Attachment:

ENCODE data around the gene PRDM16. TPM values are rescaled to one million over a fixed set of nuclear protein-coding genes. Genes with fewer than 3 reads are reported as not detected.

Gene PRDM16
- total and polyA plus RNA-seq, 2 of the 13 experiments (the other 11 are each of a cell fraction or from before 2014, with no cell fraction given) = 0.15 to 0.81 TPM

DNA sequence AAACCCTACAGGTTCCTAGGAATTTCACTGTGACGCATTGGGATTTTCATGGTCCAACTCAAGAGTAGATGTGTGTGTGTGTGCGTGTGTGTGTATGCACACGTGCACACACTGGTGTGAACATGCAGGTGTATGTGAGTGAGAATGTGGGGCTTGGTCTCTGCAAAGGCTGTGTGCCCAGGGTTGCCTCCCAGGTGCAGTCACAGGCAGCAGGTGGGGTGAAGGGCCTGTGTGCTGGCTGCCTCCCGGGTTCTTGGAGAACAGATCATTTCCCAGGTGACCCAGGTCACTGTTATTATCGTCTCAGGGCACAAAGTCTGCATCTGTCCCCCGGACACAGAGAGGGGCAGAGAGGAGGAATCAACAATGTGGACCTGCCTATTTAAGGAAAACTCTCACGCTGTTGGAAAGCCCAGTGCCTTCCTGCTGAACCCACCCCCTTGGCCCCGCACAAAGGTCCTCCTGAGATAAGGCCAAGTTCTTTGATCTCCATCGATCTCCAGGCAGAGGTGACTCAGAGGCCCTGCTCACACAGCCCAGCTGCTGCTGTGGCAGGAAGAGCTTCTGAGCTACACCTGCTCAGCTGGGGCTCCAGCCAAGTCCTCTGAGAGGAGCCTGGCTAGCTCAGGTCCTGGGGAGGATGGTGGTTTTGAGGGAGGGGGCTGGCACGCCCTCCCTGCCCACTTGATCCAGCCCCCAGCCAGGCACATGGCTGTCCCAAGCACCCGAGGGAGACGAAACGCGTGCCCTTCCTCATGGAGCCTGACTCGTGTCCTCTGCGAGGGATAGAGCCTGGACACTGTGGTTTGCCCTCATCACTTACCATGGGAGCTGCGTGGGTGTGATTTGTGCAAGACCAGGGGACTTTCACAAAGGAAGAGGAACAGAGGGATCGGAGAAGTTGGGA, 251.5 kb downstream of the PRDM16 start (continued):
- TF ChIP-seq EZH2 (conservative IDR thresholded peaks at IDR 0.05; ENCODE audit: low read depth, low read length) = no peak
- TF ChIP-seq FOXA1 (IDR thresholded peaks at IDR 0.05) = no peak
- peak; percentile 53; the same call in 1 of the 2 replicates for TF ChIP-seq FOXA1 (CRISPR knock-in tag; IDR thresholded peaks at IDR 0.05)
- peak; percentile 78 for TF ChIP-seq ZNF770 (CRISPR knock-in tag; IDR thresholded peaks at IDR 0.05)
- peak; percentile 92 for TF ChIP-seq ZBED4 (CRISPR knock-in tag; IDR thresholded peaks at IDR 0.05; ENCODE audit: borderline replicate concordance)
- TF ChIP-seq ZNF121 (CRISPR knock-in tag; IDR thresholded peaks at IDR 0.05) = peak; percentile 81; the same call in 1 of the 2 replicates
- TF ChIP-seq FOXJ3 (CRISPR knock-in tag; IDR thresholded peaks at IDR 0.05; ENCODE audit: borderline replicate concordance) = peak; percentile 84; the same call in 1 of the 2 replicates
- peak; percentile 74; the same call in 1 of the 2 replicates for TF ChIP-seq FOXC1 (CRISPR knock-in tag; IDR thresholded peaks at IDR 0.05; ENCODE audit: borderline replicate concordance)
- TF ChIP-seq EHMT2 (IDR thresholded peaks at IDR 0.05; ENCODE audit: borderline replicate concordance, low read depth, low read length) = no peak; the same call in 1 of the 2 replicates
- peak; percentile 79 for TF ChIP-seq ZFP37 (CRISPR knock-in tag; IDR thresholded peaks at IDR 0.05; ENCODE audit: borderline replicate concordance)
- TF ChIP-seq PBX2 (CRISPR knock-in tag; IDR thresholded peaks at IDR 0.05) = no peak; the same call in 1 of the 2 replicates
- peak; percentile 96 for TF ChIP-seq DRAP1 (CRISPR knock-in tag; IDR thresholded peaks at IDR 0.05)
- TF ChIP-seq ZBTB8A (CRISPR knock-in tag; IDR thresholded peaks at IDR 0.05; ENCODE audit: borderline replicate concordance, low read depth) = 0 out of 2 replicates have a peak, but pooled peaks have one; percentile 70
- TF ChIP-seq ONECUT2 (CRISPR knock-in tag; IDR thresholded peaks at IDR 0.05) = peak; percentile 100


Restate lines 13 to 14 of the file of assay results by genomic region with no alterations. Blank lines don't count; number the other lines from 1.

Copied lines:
- TF ChIP-seq EHMT2 (IDR thresholded peaks at IDR 0.05; ENCODE audit: borderline replicate concordance, low read depth, low read length) = no peak; the same call in 1 of the 2 replicates
- peak; percentile 79 for TF ChIP-seq ZFP37 (CRISPR knock-in tag; IDR thresholded peaks at IDR 0.05; ENCODE audit: borderline replicate concordance)